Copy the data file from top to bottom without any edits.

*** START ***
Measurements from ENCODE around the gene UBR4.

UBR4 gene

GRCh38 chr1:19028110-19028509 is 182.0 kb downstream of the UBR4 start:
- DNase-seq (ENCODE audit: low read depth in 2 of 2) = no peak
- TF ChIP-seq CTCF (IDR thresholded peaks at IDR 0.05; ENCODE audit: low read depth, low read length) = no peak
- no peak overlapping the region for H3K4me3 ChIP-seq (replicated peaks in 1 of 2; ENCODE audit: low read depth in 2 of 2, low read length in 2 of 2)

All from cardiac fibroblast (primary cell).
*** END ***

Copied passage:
Measurements from ENCODE around the gene UBR4.

UBR4 gene

GRCh38 chr1:19028110-19028509 is 182.0 kb downstream of the UBR4 start:
- DNase-seq (ENCODE audit: low read depth in 2 of 2) = no peak
- TF ChIP-seq CTCF (IDR thresholded peaks at IDR 0.05; ENCODE audit: low read depth, low read length) = no peak
- no peak overlapping the region for H3K4me3 ChIP-seq (replicated peaks in 1 of 2; ENCODE audit: low read depth in 2 of 2, low read length in 2 of 2)

All from cardiac fibroblast (primary cell).